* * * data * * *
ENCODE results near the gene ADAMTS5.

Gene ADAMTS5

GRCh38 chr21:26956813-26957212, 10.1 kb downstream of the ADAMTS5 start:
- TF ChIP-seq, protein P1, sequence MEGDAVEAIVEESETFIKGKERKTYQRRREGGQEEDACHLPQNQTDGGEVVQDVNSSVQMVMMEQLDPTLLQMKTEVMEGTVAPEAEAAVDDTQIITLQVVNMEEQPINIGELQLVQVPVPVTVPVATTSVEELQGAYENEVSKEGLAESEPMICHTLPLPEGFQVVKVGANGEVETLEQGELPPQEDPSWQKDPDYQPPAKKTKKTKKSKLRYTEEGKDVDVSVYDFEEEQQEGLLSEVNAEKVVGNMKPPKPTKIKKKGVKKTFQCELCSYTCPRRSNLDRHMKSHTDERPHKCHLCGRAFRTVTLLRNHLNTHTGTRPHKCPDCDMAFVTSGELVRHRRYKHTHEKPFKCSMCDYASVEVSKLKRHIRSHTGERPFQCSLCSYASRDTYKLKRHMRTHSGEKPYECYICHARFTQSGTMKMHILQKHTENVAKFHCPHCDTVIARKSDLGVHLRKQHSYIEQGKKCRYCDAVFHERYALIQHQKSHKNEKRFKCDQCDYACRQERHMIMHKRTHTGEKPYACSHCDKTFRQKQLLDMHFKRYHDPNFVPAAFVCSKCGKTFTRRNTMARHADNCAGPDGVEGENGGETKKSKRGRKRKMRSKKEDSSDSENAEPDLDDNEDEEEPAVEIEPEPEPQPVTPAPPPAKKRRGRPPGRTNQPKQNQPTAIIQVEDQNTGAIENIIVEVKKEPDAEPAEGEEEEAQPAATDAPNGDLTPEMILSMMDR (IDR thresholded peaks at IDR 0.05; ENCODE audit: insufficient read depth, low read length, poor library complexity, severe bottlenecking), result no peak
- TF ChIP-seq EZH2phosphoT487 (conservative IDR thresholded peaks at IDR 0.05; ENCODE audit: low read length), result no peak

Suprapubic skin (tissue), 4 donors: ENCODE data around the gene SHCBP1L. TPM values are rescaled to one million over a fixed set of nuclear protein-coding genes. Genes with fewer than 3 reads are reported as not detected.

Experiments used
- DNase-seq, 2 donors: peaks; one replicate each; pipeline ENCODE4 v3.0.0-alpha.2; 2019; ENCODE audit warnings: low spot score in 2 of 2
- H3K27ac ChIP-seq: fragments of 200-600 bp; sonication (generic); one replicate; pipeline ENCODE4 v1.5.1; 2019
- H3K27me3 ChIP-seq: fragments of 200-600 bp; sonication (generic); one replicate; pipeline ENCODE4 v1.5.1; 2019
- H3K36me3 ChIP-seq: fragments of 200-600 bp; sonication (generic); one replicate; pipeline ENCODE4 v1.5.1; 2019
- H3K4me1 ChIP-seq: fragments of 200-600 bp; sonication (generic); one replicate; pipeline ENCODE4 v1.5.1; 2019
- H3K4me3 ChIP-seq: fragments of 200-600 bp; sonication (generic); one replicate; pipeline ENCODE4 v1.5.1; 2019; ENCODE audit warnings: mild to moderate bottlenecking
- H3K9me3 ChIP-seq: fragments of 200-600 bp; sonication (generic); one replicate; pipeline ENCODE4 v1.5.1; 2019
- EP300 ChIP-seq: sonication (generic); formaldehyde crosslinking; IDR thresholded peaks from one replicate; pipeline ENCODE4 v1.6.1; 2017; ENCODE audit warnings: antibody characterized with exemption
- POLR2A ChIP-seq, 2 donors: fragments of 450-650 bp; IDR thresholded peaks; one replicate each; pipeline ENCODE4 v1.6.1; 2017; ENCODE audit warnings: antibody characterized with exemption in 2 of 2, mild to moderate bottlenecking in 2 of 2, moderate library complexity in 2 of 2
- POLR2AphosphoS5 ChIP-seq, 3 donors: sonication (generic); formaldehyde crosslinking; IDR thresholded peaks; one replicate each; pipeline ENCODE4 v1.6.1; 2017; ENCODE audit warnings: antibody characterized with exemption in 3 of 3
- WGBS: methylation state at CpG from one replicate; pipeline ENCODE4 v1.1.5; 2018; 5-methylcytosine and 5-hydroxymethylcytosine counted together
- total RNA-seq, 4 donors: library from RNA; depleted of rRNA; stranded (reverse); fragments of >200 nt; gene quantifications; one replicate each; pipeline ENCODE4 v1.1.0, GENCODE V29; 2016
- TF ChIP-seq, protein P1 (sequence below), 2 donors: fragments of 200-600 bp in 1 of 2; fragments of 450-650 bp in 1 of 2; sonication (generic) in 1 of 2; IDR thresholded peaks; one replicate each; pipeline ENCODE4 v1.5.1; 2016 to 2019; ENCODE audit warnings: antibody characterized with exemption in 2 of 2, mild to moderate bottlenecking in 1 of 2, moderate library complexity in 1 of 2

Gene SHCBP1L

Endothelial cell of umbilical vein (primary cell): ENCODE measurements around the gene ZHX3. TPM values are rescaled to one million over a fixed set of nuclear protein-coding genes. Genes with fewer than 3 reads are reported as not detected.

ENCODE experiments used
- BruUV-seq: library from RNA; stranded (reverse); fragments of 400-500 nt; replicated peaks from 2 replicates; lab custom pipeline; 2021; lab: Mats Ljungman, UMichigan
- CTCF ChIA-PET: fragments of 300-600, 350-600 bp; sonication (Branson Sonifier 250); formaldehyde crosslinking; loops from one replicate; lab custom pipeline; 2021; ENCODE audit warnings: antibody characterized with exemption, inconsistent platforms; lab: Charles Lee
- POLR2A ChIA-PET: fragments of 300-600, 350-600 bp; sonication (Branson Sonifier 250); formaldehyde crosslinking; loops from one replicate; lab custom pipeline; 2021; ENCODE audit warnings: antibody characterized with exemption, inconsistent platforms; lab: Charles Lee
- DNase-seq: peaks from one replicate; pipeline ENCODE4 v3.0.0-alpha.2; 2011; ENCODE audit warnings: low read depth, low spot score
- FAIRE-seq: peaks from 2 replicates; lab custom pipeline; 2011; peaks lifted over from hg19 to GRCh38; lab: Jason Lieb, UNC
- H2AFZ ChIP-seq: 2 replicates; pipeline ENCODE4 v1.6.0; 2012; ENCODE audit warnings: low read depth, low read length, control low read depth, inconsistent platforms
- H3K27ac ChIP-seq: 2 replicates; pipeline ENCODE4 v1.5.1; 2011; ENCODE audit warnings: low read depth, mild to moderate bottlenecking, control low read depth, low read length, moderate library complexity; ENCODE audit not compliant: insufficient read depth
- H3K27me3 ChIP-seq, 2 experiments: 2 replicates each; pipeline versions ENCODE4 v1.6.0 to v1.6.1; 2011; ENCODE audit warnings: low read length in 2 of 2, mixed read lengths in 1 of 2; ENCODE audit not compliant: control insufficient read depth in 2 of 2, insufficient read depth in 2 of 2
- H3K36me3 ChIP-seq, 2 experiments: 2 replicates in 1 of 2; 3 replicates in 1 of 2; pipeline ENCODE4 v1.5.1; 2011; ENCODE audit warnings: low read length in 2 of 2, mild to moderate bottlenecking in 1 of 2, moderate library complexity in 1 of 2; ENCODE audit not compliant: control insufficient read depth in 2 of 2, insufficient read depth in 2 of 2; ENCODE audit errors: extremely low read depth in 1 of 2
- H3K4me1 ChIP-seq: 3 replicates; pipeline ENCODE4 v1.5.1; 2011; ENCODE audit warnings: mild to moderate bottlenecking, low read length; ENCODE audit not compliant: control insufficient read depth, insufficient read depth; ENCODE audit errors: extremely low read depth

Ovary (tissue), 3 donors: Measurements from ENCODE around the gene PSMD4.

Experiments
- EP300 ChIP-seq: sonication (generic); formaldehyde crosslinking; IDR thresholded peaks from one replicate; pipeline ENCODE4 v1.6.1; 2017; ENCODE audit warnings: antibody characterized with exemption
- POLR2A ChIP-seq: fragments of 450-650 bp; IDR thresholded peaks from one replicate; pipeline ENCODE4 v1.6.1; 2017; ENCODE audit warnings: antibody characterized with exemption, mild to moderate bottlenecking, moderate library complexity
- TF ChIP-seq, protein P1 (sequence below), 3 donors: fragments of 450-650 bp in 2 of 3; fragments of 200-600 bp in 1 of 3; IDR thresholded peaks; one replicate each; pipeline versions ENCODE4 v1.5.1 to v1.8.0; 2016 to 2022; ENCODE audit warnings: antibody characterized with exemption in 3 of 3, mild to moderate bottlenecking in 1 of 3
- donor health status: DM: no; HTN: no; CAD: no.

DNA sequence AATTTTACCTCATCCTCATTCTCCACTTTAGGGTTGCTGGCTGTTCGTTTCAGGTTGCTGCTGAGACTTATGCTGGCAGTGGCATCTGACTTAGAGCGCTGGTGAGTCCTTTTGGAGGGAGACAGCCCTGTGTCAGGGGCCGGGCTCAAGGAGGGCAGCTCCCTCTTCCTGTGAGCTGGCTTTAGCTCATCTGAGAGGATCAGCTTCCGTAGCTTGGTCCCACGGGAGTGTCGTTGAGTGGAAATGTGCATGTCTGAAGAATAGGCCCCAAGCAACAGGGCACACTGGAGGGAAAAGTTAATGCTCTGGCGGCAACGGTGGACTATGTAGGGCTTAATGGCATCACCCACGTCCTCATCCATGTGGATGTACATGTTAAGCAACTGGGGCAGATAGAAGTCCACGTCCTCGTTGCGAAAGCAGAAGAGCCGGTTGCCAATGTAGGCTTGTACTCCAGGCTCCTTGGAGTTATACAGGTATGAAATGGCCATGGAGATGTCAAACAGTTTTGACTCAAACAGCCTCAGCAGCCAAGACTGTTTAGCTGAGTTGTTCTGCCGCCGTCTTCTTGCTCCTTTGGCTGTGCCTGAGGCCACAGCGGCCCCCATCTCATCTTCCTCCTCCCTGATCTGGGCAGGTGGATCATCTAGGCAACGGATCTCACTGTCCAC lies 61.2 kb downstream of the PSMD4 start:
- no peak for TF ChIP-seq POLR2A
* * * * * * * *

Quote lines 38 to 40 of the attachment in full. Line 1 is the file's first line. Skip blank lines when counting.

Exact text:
- TF ChIP-seq, protein P1 (sequence below), 3 donors: fragments of 450-650 bp in 2 of 3; fragments of 200-600 bp in 1 of 3; IDR thresholded peaks; one replicate each; pipeline versions ENCODE4 v1.5.1 to v1.8.0; 2016 to 2022; ENCODE audit warnings: antibody characterized with exemption in 3 of 3, mild to moderate bottlenecking in 1 of 3
- donor health status: DM: no; HTN: no; CAD: no.

DNA sequence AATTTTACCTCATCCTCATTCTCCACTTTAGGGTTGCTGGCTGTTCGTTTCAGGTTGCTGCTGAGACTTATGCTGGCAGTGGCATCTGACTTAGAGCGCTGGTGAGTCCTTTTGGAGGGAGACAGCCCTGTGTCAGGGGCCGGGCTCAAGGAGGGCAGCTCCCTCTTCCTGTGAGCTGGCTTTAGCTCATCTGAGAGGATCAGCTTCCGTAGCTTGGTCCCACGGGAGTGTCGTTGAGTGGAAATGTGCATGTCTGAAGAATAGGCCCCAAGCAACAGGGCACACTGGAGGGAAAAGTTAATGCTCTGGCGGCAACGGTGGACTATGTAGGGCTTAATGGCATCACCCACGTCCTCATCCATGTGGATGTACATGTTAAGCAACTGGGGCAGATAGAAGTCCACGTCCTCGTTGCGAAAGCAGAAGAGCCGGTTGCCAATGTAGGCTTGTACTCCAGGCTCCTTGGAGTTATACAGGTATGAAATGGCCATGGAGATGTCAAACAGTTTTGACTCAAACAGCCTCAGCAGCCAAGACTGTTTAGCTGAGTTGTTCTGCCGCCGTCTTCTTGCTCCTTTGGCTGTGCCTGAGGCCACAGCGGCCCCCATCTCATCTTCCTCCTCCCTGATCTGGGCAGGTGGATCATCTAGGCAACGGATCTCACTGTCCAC lies 61.2 kb downstream of the PSMD4 start: